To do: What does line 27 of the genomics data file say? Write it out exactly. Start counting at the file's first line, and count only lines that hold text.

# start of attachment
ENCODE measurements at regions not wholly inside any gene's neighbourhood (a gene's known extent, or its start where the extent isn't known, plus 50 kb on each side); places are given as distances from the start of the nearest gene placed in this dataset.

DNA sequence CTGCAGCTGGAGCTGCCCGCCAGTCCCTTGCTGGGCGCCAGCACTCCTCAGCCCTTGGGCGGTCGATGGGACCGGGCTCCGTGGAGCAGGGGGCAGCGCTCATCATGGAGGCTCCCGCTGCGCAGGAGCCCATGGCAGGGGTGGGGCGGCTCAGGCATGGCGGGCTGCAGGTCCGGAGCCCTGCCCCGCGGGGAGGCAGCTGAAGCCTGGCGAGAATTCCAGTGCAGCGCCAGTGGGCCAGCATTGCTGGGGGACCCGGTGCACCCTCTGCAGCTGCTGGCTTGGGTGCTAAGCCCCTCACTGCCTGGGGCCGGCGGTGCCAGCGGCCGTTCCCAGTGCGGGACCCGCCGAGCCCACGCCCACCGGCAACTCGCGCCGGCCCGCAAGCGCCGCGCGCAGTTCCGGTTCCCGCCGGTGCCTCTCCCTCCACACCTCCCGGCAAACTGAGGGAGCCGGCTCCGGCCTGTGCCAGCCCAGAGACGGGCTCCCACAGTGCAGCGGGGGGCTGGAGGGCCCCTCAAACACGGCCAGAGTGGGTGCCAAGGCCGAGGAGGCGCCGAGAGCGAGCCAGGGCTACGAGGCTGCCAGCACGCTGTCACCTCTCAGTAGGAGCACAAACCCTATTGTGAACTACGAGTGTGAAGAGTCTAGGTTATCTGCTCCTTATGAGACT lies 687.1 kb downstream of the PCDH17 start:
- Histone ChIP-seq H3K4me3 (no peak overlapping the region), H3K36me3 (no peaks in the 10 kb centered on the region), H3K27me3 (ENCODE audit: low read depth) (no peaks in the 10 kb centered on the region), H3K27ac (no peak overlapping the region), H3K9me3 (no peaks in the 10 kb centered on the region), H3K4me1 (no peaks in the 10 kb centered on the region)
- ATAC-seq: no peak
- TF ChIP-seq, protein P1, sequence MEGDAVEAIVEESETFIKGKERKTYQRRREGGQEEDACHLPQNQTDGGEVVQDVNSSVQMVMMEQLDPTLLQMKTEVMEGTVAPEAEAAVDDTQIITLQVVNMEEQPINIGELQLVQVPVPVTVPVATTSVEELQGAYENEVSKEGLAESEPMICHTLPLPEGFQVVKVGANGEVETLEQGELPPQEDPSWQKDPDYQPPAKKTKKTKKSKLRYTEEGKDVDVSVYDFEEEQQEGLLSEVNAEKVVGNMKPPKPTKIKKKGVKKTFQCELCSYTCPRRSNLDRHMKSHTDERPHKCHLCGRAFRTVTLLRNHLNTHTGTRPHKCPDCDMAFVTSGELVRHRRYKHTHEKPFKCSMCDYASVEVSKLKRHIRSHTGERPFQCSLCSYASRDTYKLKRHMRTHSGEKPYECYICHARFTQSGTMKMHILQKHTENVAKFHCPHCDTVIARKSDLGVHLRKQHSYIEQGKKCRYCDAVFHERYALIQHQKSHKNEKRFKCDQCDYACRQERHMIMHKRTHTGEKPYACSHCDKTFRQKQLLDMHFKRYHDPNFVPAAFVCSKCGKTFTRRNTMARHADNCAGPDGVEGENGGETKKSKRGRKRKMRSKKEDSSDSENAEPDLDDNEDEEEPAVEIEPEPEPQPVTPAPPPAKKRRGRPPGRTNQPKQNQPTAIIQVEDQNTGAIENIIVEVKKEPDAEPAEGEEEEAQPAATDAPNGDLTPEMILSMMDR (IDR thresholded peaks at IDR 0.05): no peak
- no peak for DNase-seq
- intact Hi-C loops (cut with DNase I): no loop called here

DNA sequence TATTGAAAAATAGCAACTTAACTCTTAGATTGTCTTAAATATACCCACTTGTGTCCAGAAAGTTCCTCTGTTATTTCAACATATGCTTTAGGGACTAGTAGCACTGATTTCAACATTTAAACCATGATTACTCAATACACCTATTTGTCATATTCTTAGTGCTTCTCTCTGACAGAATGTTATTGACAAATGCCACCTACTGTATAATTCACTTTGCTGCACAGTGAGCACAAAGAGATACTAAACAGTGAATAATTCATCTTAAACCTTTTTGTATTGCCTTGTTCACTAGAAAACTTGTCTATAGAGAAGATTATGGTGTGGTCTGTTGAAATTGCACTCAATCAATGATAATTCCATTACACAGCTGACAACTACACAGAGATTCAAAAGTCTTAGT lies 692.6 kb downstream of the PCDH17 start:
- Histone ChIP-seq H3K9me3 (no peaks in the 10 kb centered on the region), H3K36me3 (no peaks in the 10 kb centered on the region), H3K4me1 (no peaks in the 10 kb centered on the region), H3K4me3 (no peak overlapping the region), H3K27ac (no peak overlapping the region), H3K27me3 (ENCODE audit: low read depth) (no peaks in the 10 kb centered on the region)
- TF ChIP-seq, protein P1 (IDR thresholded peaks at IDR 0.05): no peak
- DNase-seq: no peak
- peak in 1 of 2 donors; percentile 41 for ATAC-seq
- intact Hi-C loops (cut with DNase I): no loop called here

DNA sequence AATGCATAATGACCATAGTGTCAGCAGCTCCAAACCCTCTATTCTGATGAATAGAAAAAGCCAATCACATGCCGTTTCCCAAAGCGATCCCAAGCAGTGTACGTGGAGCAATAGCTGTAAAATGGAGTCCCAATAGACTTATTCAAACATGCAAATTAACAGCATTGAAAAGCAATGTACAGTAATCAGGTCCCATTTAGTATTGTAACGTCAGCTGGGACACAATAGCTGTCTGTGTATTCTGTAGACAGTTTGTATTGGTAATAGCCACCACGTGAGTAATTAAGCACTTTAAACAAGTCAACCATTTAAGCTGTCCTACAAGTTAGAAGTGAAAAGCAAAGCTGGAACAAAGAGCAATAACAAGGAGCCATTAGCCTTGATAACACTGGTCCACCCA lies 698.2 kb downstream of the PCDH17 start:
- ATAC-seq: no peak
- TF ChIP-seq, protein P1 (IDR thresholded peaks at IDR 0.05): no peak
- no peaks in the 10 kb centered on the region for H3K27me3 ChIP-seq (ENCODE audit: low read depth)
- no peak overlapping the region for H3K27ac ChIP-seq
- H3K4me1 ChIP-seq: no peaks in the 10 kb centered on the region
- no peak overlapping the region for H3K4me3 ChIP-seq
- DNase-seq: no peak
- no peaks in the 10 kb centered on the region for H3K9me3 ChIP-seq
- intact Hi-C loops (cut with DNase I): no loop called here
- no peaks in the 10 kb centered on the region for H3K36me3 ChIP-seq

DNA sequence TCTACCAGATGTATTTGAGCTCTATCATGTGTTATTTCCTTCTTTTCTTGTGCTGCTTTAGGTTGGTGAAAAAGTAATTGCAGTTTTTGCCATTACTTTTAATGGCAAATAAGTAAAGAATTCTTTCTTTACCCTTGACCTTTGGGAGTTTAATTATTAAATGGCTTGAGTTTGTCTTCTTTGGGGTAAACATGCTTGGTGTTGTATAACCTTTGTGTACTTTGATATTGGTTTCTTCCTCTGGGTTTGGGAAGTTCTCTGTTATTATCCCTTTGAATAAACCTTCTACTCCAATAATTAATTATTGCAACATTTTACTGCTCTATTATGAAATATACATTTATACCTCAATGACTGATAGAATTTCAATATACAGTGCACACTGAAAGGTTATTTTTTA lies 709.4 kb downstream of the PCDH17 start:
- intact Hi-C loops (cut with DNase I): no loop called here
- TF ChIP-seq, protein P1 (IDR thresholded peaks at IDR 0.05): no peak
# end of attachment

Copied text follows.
- TF ChIP-seq, protein P1 (IDR thresholded peaks at IDR 0.05): no peak